2 July 2013

Jane Rogers: Mr Wroe's Virgins (1991)

As I mentioned in my slightly earlier post about John Wroe's former gatehouse in Ashton-under-Lyne, Mr Wroe's Virgins is a fictional recreation of the events after members of Wroe's Christian Israelite flock have granted him the seven virgins he's asked for.

The story consists of a multiple narrative told from the point of view of four of the women (who incidentally are not all virgins):

– The saintly Joanna, the 'head' sister who initially believes implicitly in the genuineness of Wroe's preachings, even to the point of sexually giving herself to him under the illusion that she will be bestowing a holy child on the community.

– The cynical and sexually supercharged Leah, who already has a child by a casual relationship, but who (with the collusion of Wroe) introduces her son Thomas into the church as an unknown mother's abandoned baby.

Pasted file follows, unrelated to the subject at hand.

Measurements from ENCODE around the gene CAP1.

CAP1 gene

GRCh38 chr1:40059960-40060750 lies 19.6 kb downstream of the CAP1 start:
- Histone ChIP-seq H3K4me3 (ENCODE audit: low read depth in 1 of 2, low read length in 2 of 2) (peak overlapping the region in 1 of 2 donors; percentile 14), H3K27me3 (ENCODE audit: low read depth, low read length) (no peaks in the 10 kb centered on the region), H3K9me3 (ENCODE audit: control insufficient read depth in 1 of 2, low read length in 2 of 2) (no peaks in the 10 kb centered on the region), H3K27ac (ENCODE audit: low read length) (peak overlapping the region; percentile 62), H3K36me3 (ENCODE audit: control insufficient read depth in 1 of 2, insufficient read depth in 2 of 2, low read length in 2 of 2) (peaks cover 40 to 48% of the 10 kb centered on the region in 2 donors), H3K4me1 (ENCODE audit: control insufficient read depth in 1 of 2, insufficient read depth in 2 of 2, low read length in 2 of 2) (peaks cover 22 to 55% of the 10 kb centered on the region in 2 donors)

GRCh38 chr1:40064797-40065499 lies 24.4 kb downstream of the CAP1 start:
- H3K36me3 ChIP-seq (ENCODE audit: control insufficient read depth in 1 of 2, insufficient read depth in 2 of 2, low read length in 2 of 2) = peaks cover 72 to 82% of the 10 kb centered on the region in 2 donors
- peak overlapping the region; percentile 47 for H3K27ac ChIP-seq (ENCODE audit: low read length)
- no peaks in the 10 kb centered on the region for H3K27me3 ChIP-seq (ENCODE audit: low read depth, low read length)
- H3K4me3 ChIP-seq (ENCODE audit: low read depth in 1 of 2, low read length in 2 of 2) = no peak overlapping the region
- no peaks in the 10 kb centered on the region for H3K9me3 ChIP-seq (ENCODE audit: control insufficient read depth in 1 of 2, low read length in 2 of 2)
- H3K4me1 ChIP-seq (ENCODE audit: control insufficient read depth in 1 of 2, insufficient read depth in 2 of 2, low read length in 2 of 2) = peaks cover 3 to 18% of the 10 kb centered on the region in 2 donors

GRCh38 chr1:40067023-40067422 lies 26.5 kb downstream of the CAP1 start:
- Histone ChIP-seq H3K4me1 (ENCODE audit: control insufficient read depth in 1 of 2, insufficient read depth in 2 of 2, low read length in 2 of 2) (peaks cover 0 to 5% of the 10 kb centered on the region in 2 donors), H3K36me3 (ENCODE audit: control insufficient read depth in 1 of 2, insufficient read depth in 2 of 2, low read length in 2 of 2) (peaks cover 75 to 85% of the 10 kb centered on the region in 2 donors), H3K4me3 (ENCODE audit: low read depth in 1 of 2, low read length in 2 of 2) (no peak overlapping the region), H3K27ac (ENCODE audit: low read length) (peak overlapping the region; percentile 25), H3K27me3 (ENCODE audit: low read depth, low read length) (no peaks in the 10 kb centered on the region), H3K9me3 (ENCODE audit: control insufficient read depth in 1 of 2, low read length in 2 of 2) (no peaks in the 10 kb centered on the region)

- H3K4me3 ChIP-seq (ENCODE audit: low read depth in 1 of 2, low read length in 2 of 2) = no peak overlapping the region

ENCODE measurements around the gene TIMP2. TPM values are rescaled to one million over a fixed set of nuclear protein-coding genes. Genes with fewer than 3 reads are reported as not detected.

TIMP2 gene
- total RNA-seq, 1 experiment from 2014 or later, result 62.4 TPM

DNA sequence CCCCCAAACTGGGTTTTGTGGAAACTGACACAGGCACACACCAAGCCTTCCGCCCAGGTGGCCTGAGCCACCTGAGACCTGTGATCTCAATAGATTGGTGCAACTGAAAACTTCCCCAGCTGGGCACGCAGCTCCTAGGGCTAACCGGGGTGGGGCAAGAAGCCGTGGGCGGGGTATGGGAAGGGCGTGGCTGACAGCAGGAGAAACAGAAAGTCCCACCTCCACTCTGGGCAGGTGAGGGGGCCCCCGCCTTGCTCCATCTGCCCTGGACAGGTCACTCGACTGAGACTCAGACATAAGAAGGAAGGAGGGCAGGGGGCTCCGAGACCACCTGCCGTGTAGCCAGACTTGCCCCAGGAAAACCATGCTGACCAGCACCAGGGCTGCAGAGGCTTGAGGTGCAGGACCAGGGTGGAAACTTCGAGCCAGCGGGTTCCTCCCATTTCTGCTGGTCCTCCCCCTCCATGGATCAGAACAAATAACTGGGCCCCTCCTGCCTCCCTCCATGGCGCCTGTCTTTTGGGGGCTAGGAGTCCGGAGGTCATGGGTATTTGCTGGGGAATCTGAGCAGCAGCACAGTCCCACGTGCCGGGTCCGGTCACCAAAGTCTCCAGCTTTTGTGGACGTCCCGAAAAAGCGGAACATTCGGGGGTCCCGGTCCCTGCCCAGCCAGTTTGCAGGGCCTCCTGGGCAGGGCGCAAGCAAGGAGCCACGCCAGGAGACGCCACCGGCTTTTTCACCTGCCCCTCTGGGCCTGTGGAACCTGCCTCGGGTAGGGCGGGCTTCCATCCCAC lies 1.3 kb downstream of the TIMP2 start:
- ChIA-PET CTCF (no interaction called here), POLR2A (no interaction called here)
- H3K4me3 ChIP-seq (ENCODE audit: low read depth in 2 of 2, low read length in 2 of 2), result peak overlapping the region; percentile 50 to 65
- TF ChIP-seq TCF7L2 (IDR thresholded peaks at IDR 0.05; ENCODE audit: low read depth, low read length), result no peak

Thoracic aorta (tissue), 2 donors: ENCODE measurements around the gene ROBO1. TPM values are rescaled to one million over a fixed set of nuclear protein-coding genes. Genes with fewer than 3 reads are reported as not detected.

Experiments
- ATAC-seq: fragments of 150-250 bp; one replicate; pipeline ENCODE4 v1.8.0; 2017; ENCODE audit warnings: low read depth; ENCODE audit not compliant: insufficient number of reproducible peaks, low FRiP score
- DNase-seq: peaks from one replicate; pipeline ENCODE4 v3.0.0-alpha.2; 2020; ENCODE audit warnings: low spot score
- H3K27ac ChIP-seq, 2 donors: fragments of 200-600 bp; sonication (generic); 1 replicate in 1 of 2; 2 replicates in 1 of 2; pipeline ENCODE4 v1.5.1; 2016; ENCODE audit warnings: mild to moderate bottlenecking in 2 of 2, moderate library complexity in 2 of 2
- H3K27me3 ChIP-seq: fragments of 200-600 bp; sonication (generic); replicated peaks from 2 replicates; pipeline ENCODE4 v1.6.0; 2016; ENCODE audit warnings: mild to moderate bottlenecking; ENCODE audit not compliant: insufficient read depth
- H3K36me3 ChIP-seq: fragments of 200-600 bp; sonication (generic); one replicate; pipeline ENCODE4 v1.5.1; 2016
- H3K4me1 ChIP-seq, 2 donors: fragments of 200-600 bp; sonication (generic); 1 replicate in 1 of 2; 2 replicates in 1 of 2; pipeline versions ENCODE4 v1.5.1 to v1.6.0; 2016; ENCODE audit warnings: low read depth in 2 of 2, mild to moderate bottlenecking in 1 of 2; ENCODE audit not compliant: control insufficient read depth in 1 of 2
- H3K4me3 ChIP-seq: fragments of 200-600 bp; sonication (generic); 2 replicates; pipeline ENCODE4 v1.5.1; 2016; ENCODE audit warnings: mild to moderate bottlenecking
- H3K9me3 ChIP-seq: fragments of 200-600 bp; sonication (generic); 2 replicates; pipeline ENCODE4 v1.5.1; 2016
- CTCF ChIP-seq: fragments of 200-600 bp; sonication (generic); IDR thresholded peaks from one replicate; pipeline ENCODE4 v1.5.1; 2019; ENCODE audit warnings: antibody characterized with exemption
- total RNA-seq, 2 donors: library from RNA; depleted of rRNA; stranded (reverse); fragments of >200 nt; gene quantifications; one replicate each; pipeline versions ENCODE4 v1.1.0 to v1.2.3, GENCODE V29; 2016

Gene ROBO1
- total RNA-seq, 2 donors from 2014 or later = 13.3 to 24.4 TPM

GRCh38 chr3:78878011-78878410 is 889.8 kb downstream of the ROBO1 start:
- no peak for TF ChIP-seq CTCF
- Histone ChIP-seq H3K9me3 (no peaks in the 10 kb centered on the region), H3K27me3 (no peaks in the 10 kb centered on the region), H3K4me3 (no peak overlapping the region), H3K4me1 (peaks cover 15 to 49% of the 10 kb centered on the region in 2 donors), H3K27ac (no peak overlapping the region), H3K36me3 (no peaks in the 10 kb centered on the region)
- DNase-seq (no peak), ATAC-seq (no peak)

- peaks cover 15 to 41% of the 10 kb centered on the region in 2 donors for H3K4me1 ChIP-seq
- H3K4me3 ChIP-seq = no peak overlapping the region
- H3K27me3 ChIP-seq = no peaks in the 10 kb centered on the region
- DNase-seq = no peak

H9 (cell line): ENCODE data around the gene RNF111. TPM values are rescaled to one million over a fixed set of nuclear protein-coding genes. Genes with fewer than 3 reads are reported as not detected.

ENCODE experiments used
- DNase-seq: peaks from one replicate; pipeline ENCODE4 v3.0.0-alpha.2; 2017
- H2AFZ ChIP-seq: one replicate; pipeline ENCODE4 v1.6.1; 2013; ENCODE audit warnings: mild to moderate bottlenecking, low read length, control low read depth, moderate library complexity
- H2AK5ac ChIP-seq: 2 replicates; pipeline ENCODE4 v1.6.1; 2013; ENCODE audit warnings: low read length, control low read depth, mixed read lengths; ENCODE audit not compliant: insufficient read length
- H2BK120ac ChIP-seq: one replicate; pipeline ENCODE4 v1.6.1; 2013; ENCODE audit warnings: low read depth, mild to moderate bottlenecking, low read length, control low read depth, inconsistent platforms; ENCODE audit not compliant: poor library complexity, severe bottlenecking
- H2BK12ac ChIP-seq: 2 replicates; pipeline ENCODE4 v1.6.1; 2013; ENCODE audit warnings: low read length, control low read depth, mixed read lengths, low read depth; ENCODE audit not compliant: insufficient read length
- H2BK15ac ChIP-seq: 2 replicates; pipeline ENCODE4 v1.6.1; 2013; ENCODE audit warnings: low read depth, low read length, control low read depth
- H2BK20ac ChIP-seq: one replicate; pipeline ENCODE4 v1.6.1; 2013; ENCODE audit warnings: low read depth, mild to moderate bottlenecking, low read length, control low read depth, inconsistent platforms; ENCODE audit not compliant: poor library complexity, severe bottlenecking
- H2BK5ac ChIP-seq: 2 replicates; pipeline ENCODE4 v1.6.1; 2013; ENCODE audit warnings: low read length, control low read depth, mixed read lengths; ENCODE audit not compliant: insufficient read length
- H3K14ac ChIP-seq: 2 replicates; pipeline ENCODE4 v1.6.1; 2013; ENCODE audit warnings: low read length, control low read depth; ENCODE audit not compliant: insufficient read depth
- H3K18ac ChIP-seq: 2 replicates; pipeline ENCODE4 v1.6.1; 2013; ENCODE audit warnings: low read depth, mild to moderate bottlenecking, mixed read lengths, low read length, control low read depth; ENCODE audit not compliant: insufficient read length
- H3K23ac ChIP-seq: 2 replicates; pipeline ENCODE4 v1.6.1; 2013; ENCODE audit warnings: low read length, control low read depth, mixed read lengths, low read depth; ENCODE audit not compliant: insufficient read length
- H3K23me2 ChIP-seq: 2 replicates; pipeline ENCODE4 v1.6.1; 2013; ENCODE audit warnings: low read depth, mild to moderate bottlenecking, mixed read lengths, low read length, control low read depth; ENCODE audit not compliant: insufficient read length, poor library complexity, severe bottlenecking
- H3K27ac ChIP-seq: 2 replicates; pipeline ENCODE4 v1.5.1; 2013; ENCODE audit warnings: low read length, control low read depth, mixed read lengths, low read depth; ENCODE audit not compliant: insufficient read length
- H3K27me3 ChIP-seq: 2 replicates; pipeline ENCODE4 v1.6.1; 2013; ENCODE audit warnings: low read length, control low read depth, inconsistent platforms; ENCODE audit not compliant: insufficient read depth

– The highly intelligent and socially conscious atheist Hannah, who first sees Wroe as an unwitting charlatan, but comes to view him in a far more negative light on discovering the damage he's done to Joanna.

– The disturbed Martha, who has suffered extreme abuse at the hands of her father and until the end sees Wroe as a kind of (non-religious) saviour.

The remaining three women – the handicapped Dinah (who dies), and the sisters Rachel and Rebekah – only have minor parts in the story, briefly being mentioned in passing by the narrators.

The women act as servants-cum-slaves to Wroe, although they are free anytime to go back to the parents or relatives who have already rejected them, or to test their own survival skills in the harsh economic climate outside.

In the end it is Leah who swiftly brings about the demise of the community: sexually rejected by Wroe, she falsely accuses him of rape. And although the internal enquiry finds its leader not guilty, the tale has quickly leaked through to the citizens of Ashton, who only narrowly escape meting out the 'justice' of the mob.

An intelligent and very imaginative construction.

Below is a link to another post I made about John Wroe:

John Wroe in Ashton-under-Lyne

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